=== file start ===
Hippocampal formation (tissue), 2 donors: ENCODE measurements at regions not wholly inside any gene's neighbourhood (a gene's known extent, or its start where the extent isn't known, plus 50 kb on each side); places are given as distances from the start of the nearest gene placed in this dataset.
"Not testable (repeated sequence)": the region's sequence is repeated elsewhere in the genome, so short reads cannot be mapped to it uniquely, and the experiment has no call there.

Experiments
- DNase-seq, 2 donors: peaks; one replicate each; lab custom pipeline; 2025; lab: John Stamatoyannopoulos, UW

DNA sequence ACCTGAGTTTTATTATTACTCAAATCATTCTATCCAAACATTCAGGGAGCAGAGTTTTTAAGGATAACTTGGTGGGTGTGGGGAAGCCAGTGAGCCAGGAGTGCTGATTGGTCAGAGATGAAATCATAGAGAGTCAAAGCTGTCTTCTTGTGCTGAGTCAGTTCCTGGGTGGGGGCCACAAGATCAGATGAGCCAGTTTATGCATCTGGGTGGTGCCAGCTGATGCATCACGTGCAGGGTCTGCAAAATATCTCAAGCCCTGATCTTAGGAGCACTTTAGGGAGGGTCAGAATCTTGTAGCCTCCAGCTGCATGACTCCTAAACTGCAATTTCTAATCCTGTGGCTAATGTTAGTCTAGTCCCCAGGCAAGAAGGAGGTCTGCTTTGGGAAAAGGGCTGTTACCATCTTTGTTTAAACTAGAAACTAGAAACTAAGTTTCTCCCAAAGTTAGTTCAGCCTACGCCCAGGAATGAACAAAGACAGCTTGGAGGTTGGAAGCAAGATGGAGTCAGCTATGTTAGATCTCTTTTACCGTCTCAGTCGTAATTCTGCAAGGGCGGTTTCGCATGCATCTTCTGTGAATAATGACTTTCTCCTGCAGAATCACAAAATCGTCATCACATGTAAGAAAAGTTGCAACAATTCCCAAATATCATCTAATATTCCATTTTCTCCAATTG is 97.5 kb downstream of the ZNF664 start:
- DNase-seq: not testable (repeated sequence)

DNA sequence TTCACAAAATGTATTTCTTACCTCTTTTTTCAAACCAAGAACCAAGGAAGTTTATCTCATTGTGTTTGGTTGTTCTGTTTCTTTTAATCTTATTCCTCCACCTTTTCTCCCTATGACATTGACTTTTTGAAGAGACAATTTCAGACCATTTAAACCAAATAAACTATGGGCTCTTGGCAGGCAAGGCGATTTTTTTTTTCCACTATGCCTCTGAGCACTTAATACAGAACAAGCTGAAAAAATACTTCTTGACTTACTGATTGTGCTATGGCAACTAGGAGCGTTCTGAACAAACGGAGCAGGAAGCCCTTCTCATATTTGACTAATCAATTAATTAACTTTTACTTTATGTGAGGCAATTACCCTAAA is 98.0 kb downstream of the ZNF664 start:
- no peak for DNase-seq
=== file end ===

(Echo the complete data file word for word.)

Hippocampal formation (tissue), 2 donors: ENCODE measurements at regions not wholly inside any gene's neighbourhood (a gene's known extent, or its start where the extent isn't known, plus 50 kb on each side); places are given as distances from the start of the nearest gene placed in this dataset.
"Not testable (repeated sequence)": the region's sequence is repeated elsewhere in the genome, so short reads cannot be mapped to it uniquely, and the experiment has no call there.

Experiments
- DNase-seq, 2 donors: peaks; one replicate each; lab custom pipeline; 2025; lab: John Stamatoyannopoulos, UW

DNA sequence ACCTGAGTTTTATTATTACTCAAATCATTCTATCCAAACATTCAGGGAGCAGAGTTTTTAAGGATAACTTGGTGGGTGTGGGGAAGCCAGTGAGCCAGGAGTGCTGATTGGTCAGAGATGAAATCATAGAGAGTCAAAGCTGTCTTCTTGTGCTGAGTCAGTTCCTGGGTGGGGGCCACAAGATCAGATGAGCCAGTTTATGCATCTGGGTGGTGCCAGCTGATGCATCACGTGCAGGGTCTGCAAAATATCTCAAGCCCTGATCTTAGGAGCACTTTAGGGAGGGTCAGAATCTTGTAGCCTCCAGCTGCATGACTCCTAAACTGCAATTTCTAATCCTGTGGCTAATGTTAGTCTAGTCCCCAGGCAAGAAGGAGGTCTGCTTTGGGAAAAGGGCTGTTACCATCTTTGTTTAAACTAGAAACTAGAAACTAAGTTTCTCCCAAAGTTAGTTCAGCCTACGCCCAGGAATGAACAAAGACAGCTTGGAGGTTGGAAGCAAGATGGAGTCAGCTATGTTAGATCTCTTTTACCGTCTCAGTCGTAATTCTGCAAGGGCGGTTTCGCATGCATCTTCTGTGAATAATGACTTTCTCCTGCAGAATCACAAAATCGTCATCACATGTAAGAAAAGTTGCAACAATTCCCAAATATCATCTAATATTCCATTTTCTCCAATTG is 97.5 kb downstream of the ZNF664 start:
- DNase-seq: not testable (repeated sequence)

DNA sequence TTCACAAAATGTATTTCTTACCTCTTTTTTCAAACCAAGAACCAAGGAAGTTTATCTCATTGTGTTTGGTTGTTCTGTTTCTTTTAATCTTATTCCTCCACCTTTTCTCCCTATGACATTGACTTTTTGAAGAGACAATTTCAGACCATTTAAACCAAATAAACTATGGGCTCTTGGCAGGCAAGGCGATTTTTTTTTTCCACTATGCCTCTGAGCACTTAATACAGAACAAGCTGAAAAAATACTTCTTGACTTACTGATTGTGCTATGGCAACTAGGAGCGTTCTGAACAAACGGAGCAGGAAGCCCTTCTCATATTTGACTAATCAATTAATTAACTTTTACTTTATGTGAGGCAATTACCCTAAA is 98.0 kb downstream of the ZNF664 start:
- no peak for DNase-seq